On the French front, Pope Urban VIII moved from his prior position- which largely consisted of expressing concern at the fighting while attempting to avoid appearing too close to the Habsburgs- to offer to sponsor a peace conference in Cologne. While the offer which Richelieu presented- to renounce Alsace and negotiate over Lorraine so long as the French protectorate over the Trois-Évêchés was recognised- was substantially more generous than what was eventually conceded at Westphalia, Ferdinand’s reluctance to even consider peace- his envoys only arrived 6 months after the Papal legate did- meant the affair was a desultory failure. Indeed it may well have been fatally wounded from the start as Urban’s refusal to include the Protestant princes from negotiations effectively handed France an open goal diplomatically- their insistence that the negotiations needed to include not just the Emperor but his subject princes, rather than accepting Venetian offers to be a go-between, would become a cornerstone of French negotiations to come.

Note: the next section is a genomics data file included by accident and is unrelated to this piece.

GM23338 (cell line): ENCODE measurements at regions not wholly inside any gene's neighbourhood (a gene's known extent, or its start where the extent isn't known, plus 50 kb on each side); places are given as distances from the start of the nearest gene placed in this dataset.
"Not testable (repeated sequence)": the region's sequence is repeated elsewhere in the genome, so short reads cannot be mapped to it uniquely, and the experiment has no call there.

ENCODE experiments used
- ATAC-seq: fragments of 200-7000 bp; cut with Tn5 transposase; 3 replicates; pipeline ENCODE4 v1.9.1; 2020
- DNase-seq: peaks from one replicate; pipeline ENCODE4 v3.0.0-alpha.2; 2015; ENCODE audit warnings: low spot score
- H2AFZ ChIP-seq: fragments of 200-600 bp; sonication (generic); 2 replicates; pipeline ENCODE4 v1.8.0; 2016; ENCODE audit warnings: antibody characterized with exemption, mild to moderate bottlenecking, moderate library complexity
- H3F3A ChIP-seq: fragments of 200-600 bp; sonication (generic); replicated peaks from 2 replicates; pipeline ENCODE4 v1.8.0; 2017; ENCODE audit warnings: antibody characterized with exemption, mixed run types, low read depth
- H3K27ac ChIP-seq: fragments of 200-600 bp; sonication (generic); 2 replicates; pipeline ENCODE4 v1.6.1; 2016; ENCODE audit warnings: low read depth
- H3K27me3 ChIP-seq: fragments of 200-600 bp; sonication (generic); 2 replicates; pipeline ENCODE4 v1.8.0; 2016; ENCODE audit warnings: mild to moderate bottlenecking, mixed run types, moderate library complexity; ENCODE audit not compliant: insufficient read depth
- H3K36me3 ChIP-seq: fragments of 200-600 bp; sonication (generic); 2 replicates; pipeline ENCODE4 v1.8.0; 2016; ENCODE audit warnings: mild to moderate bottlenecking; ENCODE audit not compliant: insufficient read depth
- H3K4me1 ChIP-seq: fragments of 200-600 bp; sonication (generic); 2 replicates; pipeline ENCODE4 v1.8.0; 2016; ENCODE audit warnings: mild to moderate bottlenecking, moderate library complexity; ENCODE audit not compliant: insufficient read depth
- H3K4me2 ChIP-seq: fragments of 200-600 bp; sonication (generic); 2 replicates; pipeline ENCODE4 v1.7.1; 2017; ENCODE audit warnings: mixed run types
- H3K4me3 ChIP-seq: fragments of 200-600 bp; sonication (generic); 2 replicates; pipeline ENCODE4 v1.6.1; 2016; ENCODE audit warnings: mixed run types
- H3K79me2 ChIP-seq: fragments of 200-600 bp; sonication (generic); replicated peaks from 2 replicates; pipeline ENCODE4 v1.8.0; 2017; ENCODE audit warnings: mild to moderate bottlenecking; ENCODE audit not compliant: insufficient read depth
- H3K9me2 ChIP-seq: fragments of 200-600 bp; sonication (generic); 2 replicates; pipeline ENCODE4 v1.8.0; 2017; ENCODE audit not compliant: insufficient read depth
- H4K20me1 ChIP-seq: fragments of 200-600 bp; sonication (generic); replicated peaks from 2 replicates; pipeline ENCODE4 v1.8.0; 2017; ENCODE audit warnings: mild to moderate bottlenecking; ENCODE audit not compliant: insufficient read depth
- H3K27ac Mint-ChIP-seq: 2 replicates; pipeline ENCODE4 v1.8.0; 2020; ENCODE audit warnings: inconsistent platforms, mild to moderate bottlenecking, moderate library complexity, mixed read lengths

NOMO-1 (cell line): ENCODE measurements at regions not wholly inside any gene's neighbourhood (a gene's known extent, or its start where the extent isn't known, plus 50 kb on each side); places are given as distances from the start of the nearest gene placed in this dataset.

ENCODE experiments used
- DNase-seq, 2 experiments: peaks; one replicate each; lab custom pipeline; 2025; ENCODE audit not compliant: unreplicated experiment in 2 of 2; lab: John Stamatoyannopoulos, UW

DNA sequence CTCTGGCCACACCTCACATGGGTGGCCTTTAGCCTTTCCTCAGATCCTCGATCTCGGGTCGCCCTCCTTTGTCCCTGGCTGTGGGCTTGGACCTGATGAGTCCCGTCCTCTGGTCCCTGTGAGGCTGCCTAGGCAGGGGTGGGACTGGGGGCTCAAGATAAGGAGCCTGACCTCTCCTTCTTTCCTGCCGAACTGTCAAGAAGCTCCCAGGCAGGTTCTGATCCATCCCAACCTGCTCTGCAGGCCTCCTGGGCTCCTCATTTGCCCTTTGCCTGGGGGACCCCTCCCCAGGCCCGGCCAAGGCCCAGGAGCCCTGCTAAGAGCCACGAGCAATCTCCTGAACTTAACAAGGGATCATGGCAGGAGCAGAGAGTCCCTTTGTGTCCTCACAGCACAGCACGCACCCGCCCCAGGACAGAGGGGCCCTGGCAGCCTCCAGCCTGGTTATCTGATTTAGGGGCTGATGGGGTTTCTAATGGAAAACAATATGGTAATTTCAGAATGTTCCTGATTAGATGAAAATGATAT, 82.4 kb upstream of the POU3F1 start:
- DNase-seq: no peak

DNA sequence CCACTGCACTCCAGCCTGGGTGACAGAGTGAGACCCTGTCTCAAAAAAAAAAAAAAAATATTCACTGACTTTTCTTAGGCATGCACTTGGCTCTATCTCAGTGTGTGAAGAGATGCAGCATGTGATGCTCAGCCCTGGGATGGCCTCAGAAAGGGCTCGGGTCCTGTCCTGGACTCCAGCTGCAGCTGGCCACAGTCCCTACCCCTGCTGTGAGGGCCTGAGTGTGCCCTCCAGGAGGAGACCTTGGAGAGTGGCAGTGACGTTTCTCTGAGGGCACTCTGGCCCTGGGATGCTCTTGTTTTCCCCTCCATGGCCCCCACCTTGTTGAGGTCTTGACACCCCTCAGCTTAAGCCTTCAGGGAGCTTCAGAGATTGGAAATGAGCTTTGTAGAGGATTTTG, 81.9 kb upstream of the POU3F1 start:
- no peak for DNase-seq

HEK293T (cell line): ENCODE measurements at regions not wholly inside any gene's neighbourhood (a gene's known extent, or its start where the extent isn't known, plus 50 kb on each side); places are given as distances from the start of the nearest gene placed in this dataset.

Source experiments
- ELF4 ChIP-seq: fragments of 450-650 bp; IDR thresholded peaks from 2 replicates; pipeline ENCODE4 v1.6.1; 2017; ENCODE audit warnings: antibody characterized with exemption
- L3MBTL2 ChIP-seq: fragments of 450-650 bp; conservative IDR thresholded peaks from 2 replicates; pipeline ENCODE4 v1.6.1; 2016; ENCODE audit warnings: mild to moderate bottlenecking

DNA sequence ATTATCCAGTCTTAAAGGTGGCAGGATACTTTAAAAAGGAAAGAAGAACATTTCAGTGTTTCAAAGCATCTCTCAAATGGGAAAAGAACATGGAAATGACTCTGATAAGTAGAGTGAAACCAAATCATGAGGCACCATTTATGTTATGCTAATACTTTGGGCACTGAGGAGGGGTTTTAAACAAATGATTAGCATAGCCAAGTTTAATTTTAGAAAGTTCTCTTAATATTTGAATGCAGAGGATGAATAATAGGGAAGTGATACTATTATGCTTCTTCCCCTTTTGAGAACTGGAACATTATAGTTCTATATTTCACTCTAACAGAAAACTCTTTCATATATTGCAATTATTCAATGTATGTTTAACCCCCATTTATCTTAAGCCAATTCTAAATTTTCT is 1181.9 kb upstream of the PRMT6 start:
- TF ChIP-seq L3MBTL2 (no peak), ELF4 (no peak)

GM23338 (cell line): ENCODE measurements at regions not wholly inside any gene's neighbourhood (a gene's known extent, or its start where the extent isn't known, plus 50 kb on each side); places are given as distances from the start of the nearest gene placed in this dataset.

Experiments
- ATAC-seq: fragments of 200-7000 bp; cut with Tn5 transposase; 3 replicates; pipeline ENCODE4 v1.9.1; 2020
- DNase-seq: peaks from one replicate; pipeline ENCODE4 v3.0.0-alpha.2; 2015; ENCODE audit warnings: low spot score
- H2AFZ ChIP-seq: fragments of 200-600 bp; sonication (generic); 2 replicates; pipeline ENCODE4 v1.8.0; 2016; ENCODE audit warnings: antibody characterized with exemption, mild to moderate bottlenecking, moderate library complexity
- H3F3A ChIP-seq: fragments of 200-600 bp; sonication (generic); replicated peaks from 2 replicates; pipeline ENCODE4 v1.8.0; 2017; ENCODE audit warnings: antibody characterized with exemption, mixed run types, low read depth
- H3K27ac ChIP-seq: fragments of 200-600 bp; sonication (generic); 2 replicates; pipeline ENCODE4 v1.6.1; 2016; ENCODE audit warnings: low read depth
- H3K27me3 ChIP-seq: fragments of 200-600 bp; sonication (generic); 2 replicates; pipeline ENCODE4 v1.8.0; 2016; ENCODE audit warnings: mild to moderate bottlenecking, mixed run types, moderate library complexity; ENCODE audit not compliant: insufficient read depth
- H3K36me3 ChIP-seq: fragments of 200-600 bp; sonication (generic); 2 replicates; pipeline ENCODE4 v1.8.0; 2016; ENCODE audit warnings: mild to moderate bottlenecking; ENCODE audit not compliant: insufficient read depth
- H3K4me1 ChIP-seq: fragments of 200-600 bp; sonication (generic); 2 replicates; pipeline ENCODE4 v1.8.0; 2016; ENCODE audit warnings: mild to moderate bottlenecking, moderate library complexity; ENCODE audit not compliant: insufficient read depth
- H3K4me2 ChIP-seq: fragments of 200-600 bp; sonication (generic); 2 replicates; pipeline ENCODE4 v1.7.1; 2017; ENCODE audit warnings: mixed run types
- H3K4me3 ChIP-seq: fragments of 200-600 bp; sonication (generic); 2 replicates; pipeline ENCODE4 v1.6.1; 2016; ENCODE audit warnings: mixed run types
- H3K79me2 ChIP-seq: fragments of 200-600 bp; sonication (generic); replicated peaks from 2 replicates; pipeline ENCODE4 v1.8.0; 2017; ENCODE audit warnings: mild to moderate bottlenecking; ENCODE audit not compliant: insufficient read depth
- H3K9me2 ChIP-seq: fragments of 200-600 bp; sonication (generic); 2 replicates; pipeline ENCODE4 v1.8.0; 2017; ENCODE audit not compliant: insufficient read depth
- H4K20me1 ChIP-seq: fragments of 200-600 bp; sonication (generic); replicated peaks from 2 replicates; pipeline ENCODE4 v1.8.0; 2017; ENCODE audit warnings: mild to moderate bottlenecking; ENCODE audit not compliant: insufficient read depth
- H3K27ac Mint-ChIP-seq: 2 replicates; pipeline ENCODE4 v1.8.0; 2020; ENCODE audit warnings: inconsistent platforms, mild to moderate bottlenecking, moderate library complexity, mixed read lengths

To the north, the Protestant Electors sought ways to convince Sweden to leave the Empire, but could come up with no better solution than to buy them off- offering a retention of tolls and a port in Mecklenburg- a potentially ruinous financial situation which was only exasperated by Ferdinand’s expressly stated views that payment should be restricted to the Protestant princes for having ‘invited in’ the Swedes in the first place. Defeat at Wittstock might have convinced Oxenstierna to accept this, but with the victory there he remained committed to seeking the retention of Pomerania. Meanwhile a conference in Hamburg backed by the Danes had been rumbling on since 1633 without any real success beyond offering a place for the various Protestant princes to discuss matters.
Probably the only greater failure was the efforts of the delegation Charles I sent under the Earl of Arundel to try and secure a restoration of the Palatinate, which despite great expense and the fact that Frederick V’s son Karl Ludwig had now come of age could present no compelling reason for either Bavaria or the Emperor to consider reopening the matter. Emperor Ferdinand did manage one great success however- managing to secure the election of his son Ferdinand of Hungary as King of the Romans a mere month before his death.
It would, however, take more defeats at Swedish hands to convince the new Emperor that it was time to negotiate.
Alex Richards is the author of Tippecanoe and Wallace Too, published by SLP